The following post is the sixteenth of a series based on information obtained from a fascinating book Susana recently obtained for research purposes. Coaching Days & Coaching Ways by W. Outram Tristram, first published in 1888, is replete with commentary about travel and roads and social history told in an entertaining manner, along with a great many fabulous illustrations. A great find for anyone seriously interested in English history!
While I mean no disrespect to Canterbury and its extraordinary history, there is so much already out there on this topic that I’ve decided to skip it and focus on a particular coachman well-known and much respected for his years of service on the Canterbury-Dover Road.
Coaches On the Dover Road
Of the coaches on this Dover Road I have refrained from speaking, not because I was reserving the best thing till the last, but in point of fact for an exactly opposite reason. An indisputable subject tells me that, considering its importance as the principal route for travellers between England and France, there were not many coaches running on the Dover Road. I fancy that most people who had the wherewithal and wanted to catch a packet when the tide set, posted, and congratulated themselves. Mr. Jarvis Lorry I know was not amongst this number, but then he travelled by the Dover Mail, which was always an institution, kept good time, and carried in its day historic matter.
Mr. William Clements: Gentleman Coachman
Of the other coaches on the Dover Road I shall make no mention. For once in the way, a catalogue, if made, would contain no sounding names in coaching story, would register no records in the way of speed, catastrophes, or drivers especially cunning, sober or drunk. Yet one coach besides the Dover Mail on this road I will mention, because next to the Mail it took high rank—in some estimations a rank above it; because with its coachman in its best days, I have had the pleasure of shaking hands. Yes! I have shaken hands with a classic coachman! No tyro he when coaching was the fashion, but an artist to the tips of his fingers—one of the old school, whom I have heard described by one who knew them well, as Grand Gentlemen; parties capable of giving Fatherly advice, to bumptious pretenders—parties who at the end of a trying journey, etc., over heavy roads took their ease at their inn with an air, disembarrassed themselves of their belchers, and sat down to a pint of sterling port.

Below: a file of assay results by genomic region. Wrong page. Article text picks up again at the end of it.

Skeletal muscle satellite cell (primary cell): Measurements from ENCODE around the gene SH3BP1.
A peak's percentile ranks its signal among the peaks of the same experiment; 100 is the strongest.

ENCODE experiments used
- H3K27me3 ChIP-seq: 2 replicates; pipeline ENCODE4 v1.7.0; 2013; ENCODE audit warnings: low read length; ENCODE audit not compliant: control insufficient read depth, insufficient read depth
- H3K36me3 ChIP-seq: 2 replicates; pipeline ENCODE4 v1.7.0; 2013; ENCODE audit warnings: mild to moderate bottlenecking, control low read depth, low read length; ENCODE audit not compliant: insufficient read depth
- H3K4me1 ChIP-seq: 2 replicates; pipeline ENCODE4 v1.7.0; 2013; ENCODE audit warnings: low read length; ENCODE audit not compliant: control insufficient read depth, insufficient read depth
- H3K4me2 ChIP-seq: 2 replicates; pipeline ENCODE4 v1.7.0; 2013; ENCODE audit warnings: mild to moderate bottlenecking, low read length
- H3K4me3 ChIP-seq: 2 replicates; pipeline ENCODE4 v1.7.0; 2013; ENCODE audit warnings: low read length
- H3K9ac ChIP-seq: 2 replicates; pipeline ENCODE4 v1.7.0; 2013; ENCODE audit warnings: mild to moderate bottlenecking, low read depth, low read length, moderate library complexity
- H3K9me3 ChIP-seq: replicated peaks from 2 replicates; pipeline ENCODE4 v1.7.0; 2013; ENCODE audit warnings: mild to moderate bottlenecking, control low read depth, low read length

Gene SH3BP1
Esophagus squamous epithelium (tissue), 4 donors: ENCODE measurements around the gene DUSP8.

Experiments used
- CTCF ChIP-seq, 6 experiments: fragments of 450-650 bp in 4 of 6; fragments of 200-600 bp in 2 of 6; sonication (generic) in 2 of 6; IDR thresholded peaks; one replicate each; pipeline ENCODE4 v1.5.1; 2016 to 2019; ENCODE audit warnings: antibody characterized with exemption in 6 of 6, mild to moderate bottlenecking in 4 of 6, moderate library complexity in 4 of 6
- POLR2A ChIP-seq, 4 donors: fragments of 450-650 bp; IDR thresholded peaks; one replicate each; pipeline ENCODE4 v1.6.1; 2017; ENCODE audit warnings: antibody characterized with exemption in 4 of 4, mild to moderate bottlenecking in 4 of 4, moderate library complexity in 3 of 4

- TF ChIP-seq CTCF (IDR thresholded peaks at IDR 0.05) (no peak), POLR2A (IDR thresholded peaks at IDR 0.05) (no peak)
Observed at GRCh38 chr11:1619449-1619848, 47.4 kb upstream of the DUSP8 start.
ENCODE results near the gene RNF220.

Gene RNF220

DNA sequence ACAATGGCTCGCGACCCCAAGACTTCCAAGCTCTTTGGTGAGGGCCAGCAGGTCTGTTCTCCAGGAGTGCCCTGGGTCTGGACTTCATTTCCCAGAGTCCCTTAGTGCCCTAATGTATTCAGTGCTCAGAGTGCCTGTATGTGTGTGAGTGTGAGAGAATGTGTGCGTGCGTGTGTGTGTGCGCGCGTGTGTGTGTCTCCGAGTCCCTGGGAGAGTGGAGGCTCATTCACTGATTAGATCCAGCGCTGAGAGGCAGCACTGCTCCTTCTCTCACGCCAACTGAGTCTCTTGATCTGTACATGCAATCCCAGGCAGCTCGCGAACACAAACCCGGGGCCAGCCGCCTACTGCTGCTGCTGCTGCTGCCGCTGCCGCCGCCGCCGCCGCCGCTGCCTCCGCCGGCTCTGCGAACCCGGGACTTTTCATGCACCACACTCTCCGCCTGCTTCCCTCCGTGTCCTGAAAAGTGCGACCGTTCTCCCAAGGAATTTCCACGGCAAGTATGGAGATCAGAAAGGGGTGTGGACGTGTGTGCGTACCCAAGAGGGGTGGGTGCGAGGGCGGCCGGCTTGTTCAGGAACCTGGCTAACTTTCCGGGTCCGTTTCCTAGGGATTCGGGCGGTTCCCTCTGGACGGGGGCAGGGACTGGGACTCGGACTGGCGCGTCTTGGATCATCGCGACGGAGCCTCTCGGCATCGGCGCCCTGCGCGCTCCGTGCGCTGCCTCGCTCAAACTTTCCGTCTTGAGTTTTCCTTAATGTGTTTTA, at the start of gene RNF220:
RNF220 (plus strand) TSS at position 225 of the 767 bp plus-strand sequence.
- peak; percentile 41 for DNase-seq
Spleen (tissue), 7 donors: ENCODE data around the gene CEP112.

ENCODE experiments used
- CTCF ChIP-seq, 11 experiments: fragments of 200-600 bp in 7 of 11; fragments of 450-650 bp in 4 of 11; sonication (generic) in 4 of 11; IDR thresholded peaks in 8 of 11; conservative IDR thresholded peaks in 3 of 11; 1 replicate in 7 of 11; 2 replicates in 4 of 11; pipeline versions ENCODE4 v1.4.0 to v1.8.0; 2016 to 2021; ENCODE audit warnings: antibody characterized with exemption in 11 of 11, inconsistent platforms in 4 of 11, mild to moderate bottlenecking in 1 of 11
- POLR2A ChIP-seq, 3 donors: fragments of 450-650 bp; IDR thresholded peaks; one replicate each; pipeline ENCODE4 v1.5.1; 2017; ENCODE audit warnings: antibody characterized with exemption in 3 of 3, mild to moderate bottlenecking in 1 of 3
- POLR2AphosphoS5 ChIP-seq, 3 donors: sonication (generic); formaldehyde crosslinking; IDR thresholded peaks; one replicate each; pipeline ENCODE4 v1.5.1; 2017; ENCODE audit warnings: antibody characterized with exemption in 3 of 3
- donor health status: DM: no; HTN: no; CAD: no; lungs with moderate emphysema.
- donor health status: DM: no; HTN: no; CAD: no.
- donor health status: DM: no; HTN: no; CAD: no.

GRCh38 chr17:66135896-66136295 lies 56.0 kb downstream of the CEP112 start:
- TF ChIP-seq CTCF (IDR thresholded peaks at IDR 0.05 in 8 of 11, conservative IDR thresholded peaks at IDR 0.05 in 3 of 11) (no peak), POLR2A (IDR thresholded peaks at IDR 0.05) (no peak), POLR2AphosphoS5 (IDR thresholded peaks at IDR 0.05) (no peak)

Yes, in Mr. William Clements, who still enjoys a hale old age at Canterbury, I have chanced on a type now almost extinct, and which another generation will only read of in descriptions more or less fabulous, and wonder whether such people have ever been. Mr. Clements, who still takes a sort of paternal interest in those revivals of the coaching age which delight our millionaires during the prevalence of what we are pleased to call our summer months, lives in a snug house of his own, surrounded by memories of his former triumphs. A duchess might envy the Chippendale furniture in his drawing-room, and the bow window commands an extensive view of a rambling block of buildings which in days gone by houses the treasures of a choice stud.
As I listened to this man, it seemed to me that I came into direct personal contact with the very genius of coaching days and coaching ways—felt the impulse which throbbed in the brains of our ancestors to be at the coaching office early to book the box seat: sat by the side of a consummate master of his craft; was initiated in an instant into all its dark mysteries of “fanning,” “springing,” “pointing,” “chopping,” and “towelling.” I went through snowdrifts, I drank rums and milk; hair-breadth escapes in imminent deadly floods were momentary occurrences; I alighted at galleried inns; waiters all subservient showed me to “Concords” in all quarters of the empire. I revelled in the full glories of the coaching age in short in a moment! For had I not touched hands with its oldest, its most revered representative?
Baily’s Magazine of Sports & Pastimes, Volume 69 (Free on Google Books)
In the early 20’s, when agriculture was at its best, the farmers between Canterbury and London wanted a coach that would land them in London at noon on Monday and bring them back the same day… It was settled offhand to start a coach; Mr. Chapin said, “it must be a light coach and we will call it the Tally-ho!…It was started on that fortnight and either on its first start or soon afterwards, Mr. William Clements, whom I knew for the greater part of my life, was coachman, and at first he drove the early five o’clock Monday coach from Canterbury to London in one day, 112 miles all told; but it proved too much and afterward he drove up to London, 56 miles, and down the next day… The coach was almost always called “Clements’s coach,” and he went by the name of “gentleman coachman,” for he had quite the courtesy of Sir Roger de Coverley, combined with the most finished skill in driving his team, and he seldom went a journey without having a young lady who was travelling alone committed to his charge.
Baily says that he had the pleasure of meeting Mr. Clements and his “bright little wife, who was a very clever and well read lady,” and that, in fact, she had been one of the young ladies entrusted to him when he was a young man, and that they celebrated their golden anniversary before she passed away.
This is Why I Love Research!
In my next story, I believe I shall weave in a scene with this true-to-life “gentleman coachman.” In fact, it is beginning to take shape in my mind already! A young lady traveling to London unaccompanied in need of protection. Fabulous!